E.D.E. Bell (she or e) was born in the year of the fire dragon during a Cleveland blizzard. After a youth in the Mitten, an MSE in Electrical Engineering from the University of Michigan, three wonderful children, and nearly two decades in Northern Virginia and Southwest Ohio developing technical intelligence strategy, she started the indie press Atthis Arts. Working through mental disorders and an ever-complicated world, she now tries to bring light and love as she can through storytelling, as a proud part of the Detroit arts community.

A passionate vegan, radiant bi, and earnest progressive, Bell feels strongly about issues related to equality and compassion, and loves fantasy as a way to perceive them while offering our minds lovingly crafted worlds in which to settle. Her works are quiet and queer, and often explore conceptions of identity, community, friendship, family, and connection. She lives in Ferndale, Michigan, where she writes stories and revels in garlic.

Diamondsong - Capture 02 by E.D.E. Bell

Diamondsong is a high fantasy saga told in ten parts. For lifetimes, the Ja-lal have prevented contact with the dangerous fairies of the forest. As tensions grow, those barriers are beginning to crumble. Blending rich worldbuilding with progressive themes, Diamondsong is a tale of identity, relationships, and magic.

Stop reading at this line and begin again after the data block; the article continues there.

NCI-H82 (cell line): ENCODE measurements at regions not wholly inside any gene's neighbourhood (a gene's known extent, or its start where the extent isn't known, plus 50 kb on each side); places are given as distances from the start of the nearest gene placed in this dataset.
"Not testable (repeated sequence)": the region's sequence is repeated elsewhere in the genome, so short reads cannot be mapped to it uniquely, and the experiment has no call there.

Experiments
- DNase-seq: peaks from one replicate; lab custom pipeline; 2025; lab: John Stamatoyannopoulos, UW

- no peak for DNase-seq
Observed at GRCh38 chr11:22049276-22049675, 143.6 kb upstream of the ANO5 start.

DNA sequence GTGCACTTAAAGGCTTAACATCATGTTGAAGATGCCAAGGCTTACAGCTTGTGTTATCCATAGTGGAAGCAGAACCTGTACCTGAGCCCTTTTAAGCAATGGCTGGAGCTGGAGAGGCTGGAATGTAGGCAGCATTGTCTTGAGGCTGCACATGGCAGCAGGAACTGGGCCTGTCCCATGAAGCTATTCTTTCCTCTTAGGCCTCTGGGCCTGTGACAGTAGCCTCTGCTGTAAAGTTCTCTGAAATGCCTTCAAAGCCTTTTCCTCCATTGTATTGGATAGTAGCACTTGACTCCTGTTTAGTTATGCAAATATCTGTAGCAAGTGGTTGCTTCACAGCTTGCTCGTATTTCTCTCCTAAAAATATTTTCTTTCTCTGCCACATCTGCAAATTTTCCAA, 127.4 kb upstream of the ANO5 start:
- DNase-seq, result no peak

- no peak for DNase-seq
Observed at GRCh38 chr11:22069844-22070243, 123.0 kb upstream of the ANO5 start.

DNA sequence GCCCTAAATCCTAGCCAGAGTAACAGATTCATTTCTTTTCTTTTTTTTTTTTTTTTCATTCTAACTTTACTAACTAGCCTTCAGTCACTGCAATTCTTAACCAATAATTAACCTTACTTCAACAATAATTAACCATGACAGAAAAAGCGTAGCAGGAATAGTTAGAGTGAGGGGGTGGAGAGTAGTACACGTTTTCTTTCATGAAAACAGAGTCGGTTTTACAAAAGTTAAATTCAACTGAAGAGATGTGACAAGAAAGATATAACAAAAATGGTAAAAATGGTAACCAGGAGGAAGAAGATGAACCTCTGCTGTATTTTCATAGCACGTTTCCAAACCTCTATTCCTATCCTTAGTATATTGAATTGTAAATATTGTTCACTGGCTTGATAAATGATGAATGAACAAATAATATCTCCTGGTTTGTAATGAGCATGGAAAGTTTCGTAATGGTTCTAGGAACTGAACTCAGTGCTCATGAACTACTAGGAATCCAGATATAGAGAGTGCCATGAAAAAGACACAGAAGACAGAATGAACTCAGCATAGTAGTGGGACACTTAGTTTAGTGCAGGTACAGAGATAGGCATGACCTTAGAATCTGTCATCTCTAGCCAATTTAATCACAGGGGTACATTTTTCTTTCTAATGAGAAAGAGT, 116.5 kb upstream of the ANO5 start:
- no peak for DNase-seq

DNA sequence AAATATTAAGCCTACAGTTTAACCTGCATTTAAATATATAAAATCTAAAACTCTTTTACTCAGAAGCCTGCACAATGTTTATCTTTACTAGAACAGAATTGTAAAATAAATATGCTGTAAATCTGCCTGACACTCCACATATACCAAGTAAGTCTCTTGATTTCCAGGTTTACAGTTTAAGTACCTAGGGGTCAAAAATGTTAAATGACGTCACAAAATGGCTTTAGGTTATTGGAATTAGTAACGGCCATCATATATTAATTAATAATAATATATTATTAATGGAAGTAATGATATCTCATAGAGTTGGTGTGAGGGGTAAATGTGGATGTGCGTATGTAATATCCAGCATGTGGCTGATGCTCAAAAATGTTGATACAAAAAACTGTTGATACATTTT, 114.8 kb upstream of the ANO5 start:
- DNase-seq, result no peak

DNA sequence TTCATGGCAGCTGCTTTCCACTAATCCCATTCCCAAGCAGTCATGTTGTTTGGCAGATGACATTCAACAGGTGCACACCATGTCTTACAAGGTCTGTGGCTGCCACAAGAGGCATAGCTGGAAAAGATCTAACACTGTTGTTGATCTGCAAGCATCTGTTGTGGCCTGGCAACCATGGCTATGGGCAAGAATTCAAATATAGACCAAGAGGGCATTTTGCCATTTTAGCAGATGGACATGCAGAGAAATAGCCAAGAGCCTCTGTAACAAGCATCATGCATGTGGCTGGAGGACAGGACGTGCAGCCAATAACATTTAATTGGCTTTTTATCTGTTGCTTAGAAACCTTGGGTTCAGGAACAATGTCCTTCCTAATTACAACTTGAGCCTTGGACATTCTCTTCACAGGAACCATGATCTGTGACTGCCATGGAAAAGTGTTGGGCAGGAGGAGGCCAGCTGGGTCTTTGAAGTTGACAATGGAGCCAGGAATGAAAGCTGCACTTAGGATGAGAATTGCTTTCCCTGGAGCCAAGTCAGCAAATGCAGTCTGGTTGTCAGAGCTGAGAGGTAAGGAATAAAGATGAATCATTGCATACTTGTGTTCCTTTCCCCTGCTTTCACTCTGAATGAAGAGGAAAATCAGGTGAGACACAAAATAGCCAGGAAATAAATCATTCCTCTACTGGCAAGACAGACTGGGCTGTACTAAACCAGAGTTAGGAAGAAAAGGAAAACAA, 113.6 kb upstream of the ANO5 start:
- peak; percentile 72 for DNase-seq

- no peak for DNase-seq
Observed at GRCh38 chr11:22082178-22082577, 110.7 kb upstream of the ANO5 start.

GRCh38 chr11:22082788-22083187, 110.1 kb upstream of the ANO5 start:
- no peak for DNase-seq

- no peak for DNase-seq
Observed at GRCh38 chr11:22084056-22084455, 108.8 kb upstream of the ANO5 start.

In Part 01: Escape, Dime has just left her career as a Ja-lal Intelligence agent, ready to roll her own dice. When, instead, she's accosted by winged invaders, some truths quickly fade—while others solidify. This unexpected tale of pursuit and discovery offers Dime the reality that her new path is not yet unencumbered, but she still has the choice how she will approach it.

In Part 02: Capture, Dime has discovered the startling truth about her history, and now she wants to know why. Determined to find and question the High Seat of the Fo-ror, Dime marches into the Heartland forest. In this fantastical tale of fairies, power, and secrets, Dime encounters an old friend, and learns that the answers she set out to seek have only complicated matters further.


E.D.E. Bell's Diamondsong is the entrance into a ten book series. I love the thoughtful world that Bell has constructed and her world has not just hope, but an innate kindness and gentleness to it that shimmers underneath the surface. It's also a book that deals with gender, exploring it in a way that is careful, considered, and nuanced. – Cat Rambo



  • "One thing I love about E.D.E. Bell's stories is her ability to craft fascinating fantasy worlds unlike any I've encountered in other books. 5/5, would recommend."

    – J.S. Bailey, F&SF Suspense author
  • "I like that it was an easy read with thought provoking content. Looking forward to reading the rest in this series."

    – M. Weber, customer review




You still doing this?" Ella asked. Behind her, the kettle started to steam.

"Delightfully rhetorical," Dime murmured, running her fingers through Friend's plump needles. Ella seemed increasingly concerned about Dime's decision to travel to Pito, but Dime was going, and she wasn't changing her mind.